* Inequitable conduct defense OK only if critical gaps
* Many patent reform elements in court decisions
* Bill awaiting vote in House of Representatives
WASHINGTON, May 25 A U.S. appeals court that
specializes in patent disputes made it harder on Wednesday for
patents to be declared invalid because of gaps or errors in
The U.S. Court of Appeals for the Federal Circuit said that
"inequitable conduct," which is often alleged in lawsuits,
could only be used to invalidate a patent if the withheld
material was critical to whether a patent should have been
The court made the ruling in reversing a lower court that
had declared an Abbott Laboratories patent to make disposable
blood glucose test strips unenforceable because of missing
Abbott said it was happy to see the court move to hem in
the use of inequitable conduct, which is often alleged in
"We are pleased that the Federal Circuit has tightened the
standards for finding inequitable conduct, and reversed the
decision that found our patent to be unenforceable," said
Abbott spokesman Scott Stoffel.
The inequitable conduct standard was one of several
measures that some lawmakers have targeted for change in a
While congressional moves to overhaul the patent system
have stalled repeatedly, many of the original goals of patent
reform have been accomplished through court decisions.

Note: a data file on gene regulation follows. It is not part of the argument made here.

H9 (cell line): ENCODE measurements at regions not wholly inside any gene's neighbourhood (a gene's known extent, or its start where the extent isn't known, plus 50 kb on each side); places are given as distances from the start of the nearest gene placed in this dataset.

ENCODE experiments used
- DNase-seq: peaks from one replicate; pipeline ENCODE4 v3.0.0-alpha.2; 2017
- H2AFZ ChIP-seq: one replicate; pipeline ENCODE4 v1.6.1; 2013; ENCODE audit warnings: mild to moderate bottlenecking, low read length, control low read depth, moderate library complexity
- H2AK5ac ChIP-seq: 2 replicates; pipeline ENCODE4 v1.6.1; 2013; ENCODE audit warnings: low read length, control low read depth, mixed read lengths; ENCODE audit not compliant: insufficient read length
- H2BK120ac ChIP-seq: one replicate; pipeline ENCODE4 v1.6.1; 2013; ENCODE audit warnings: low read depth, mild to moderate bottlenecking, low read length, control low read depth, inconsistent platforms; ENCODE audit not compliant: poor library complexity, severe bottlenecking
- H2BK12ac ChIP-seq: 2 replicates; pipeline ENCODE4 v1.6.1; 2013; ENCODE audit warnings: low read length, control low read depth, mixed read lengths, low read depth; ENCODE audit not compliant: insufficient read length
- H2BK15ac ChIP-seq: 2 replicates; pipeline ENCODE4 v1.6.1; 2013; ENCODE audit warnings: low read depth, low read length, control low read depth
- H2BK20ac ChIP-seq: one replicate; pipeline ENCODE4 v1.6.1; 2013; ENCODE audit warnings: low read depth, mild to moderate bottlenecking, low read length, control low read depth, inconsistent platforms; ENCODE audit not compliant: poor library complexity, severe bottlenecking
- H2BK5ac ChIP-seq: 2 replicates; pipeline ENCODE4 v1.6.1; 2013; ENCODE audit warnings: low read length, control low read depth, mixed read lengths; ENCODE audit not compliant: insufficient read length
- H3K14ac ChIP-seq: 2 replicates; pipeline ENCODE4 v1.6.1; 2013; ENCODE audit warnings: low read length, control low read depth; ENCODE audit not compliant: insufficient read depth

One critical court ruling affected how damages for
infringement are calculated.
In 2009, the Court of Appeals for the Federal Circuit found
that Microsoft Corp (MSFT.O) infringed a patent owned by
Alcatel -- now owned by Lucent -- to make its Outlook software,
but it also held that the jury erred in using Microsoft's total
Outlook sales in calculating damages.
Then in January of this year, the same court tossed out a
commonly used method of calculating damages in another case
While finding that Microsoft infringed a patent to prevent
software piracy, the appeals court said flat out it would no
longer accept a "25 percent rule" to determine the reasonable
royalty rate a manufacturer will pay.
Uniloc, which owns the patent, was awarded $388 million in
damages, but that will be recalculated.
Companies that won an infringement lawsuit in the past
could get an injunction shutting down the infringement.
In 2006, a federal district judge in Virginia shook
official Washington and the business world by considering
enforcing an injunction on Research in Motion Ltd RIM.TO
that would have blacked out BlackBerry service nationwide.
The injunction threat has since waned, in large part
because of a 2006 Supreme Court ruling, eBay v. MercExchange,
which made it harder to get an injunction. It added tests, one
of which was whether public interest would be harmed by a
Both the U.S. Senate and the House of Representatives'
Judiciary Committee voted this spring to overhaul U.S. patent
law, backing a measure aimed at chipping away at a huge backlog
of patent applications and offering cheaper alternatives to
The bill is a stripped down version of bills proposed in
The case before the U.S. Court of Appeals for the Federal
Circuit is Therasense Inc. (now known as Abbott Diabetes Care,
Inc.) and Abbott Laboratories v. Becton, Dickinson and Co, and
Nova Biomedical Corp, and Bayer Healthcare LLC, case numbers
2008-1511, -1512, -1513, -1514, -1595.
(Reporting by Diane Bartz; Editing by Tim Dobbyn and Steve